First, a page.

Three days later I was engaged to be married in October. That’s how some people think you get passed heartbreak, by moving on to something wonderful. For me, it didn’t work. I was happy to accept the engagement as a good thing, but it did nothing to fill my heart where Smokey lived and still 48 years later, lives this vital part of my childhood.

In 1969, a mere two years later, I gave birth to my first child on February 2.

My dad became ill in September of 1978. He was hospitalized for 7 weeks and passed from a fungal infection on his brain, a complication of aplastic anemia. He was 56 years old when he passed on October 23, 1978.

My daughter has two daughters. I am lucky enough to say that I was there, in Nashville, in time to see the cord cut on the first one on November 2, 1999 and the entire labor and delivery of her baby girl on October 22, 2001. Just a day short of the anniversary of Dad’s passing.

My second child was born on September 9, 1970. A day free from any sadness or any memory other than the time Dad was hospitalized, but the day itself, was entirely his own. It is one week exactly after his step-father’s birthday and easy to remember now.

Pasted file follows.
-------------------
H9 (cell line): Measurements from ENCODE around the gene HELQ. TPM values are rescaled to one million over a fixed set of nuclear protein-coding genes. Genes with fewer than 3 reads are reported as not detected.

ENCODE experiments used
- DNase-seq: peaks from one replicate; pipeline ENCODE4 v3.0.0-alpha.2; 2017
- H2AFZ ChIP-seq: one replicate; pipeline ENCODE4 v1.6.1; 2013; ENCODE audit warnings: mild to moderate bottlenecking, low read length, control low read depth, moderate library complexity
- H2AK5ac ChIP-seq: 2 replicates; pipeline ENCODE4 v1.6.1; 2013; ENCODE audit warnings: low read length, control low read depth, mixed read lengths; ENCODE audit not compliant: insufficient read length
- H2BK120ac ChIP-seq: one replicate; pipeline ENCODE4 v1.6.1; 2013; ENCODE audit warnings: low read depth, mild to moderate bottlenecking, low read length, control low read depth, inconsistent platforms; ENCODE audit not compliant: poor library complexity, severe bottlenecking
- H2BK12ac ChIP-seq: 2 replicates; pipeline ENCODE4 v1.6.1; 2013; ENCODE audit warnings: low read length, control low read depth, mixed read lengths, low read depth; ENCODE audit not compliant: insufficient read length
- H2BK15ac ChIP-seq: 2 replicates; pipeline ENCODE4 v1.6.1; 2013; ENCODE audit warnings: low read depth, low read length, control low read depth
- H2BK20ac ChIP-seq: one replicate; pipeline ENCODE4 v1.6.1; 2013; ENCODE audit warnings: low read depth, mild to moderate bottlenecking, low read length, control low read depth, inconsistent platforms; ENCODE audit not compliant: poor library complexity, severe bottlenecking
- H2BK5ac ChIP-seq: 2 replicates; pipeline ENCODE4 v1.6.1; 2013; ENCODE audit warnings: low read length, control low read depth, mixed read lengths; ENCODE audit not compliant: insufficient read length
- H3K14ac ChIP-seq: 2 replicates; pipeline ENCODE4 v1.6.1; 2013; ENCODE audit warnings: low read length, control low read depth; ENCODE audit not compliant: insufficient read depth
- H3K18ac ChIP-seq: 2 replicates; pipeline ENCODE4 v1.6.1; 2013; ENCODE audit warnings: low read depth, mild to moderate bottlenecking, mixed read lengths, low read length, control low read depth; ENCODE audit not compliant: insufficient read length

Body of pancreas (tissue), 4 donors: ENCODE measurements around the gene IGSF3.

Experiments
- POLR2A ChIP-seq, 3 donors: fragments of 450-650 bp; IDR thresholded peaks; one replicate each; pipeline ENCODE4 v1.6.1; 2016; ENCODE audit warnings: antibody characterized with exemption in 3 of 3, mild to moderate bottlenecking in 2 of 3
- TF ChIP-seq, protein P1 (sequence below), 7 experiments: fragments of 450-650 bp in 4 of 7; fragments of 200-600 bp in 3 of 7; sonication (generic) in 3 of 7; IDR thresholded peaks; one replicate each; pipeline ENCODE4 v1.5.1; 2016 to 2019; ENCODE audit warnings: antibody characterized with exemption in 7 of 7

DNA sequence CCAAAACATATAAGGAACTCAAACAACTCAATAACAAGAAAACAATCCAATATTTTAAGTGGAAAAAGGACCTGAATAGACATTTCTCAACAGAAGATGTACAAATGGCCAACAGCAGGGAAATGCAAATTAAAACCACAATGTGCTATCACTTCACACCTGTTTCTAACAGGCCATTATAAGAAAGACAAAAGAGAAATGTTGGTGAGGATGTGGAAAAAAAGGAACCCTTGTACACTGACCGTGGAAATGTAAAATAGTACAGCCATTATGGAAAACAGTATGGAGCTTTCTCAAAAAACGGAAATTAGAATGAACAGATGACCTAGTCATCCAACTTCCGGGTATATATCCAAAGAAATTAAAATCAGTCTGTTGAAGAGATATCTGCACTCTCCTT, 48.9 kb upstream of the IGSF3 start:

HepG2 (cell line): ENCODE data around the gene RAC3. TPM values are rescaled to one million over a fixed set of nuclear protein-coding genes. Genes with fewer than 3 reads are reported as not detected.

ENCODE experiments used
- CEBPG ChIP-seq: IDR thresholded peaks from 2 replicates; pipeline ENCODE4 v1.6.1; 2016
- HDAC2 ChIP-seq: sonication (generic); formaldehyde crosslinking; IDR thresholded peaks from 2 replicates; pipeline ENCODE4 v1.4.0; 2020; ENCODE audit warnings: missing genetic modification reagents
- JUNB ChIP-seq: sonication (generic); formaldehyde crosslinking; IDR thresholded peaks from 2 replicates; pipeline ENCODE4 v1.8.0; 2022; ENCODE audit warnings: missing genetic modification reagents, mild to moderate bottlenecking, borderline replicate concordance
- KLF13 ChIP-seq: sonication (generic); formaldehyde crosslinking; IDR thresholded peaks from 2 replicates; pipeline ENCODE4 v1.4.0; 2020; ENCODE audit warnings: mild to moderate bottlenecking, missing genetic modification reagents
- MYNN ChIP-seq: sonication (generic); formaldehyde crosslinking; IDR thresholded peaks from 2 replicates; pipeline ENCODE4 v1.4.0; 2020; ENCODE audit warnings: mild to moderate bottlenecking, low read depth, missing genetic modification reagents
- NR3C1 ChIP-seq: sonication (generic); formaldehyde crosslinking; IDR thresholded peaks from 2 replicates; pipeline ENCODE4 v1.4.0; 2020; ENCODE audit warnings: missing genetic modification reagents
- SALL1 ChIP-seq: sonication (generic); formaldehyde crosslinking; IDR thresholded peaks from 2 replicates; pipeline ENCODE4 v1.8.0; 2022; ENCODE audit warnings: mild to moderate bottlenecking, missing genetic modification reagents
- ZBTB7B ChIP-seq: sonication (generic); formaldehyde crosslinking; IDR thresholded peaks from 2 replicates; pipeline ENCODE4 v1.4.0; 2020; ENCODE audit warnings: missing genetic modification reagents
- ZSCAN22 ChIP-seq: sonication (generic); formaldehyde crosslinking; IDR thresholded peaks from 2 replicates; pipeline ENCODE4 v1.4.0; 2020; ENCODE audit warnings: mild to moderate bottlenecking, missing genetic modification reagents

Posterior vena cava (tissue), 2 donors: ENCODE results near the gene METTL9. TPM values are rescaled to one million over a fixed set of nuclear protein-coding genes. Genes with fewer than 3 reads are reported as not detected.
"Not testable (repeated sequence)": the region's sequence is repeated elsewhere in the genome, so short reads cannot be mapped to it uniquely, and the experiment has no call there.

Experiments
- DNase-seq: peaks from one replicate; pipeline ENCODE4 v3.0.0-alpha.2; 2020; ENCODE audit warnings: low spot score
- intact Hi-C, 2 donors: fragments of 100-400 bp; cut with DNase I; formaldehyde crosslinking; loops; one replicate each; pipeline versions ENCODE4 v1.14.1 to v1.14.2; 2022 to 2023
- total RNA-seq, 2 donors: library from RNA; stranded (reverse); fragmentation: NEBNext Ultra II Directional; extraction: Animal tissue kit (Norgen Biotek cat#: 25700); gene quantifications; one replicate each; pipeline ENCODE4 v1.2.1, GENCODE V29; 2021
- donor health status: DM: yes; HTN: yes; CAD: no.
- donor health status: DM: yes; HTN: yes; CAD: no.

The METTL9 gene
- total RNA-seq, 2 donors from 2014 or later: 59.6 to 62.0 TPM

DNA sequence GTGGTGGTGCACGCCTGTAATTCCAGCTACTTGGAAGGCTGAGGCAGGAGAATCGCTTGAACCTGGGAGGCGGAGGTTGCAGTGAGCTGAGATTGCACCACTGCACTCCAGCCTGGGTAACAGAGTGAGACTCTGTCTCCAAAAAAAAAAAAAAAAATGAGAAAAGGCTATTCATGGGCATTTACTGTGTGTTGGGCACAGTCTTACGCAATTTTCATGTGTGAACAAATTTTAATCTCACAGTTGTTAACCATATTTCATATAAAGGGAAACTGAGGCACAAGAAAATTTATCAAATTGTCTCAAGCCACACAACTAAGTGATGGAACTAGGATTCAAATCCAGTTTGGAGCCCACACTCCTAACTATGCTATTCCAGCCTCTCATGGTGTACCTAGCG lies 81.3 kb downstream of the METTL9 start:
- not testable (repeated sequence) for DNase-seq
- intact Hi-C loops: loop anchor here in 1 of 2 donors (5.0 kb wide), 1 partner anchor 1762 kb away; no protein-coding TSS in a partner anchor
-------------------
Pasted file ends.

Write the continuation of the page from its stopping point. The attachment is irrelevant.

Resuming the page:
Last year, 2014, my Momma passed at 2 a.m. on September 9. Two hours earlier and she would have missed his birthday. His birthday is still so special to me that in my heart I feel I lost Momma the day before. It was the middle of the night. That Monday was my last day with her. That goodnight, I love you, see you in the morning, was Monday, September 8, 2014. This memory and this perception allows his birthday to still belong to him. I am, today reliving my last day, normal in every way, with her. She was very sleepy and napped in this very chair where I now sit writing this, on and off all day. She ate her lunch and half of her dinner. We talked and we laughed in between naps. We sat on the deck for a few minutes in the warmth of the afternoon. We talked about taking John out for his birthday. She wasn’t sure if she was up to that because after work dinners were hard for her. It was a normal day. It was a day burned now in my mind, my heart and my prayers. I am so glad I didn’t know. There was no real warning. There was no illness. There was no suffering. She simply got up between 1:30, when I went to bed, and 2 am, when she called my name two times. When I saw her collapse in the hallway outside my room and where I held her as she slipped away into God’s care and Dad’s waiting arms. Where I felt, heard and tried to hold onto that last exhale. Where I cried and rocked and loved her into the next adventure. Where I began to let her go.  That was Monday in my mind. It was Monday in my heart and still is.